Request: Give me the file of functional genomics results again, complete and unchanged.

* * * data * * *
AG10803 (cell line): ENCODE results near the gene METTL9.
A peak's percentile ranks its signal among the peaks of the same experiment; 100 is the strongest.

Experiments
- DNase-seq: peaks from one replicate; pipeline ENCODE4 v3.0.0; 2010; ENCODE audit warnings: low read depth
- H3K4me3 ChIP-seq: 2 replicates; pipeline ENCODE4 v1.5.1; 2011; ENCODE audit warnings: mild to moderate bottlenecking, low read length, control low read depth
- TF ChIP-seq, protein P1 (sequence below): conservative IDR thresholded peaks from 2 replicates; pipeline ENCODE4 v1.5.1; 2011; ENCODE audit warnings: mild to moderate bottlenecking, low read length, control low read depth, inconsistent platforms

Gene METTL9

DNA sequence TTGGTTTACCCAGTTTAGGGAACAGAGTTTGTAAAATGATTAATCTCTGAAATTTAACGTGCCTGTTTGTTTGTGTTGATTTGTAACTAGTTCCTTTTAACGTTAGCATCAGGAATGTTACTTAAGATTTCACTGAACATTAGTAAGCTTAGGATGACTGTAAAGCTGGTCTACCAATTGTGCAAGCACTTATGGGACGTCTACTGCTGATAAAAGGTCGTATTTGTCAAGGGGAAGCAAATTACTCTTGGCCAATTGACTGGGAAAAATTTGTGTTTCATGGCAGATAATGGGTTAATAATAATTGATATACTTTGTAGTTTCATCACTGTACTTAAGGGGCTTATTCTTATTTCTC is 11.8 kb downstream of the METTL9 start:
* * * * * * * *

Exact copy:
AG10803 (cell line): ENCODE results near the gene METTL9.
A peak's percentile ranks its signal among the peaks of the same experiment; 100 is the strongest.

Experiments
- DNase-seq: peaks from one replicate; pipeline ENCODE4 v3.0.0; 2010; ENCODE audit warnings: low read depth
- H3K4me3 ChIP-seq: 2 replicates; pipeline ENCODE4 v1.5.1; 2011; ENCODE audit warnings: mild to moderate bottlenecking, low read length, control low read depth
- TF ChIP-seq, protein P1 (sequence below): conservative IDR thresholded peaks from 2 replicates; pipeline ENCODE4 v1.5.1; 2011; ENCODE audit warnings: mild to moderate bottlenecking, low read length, control low read depth, inconsistent platforms

Gene METTL9

DNA sequence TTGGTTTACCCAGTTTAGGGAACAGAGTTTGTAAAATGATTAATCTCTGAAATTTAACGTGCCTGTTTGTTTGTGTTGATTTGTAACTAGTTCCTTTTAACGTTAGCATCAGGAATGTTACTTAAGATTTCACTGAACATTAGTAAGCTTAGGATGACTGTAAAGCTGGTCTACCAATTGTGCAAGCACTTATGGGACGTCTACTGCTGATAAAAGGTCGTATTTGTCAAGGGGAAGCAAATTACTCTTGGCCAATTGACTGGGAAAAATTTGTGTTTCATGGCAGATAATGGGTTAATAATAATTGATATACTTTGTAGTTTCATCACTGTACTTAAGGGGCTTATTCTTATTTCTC is 11.8 kb downstream of the METTL9 start: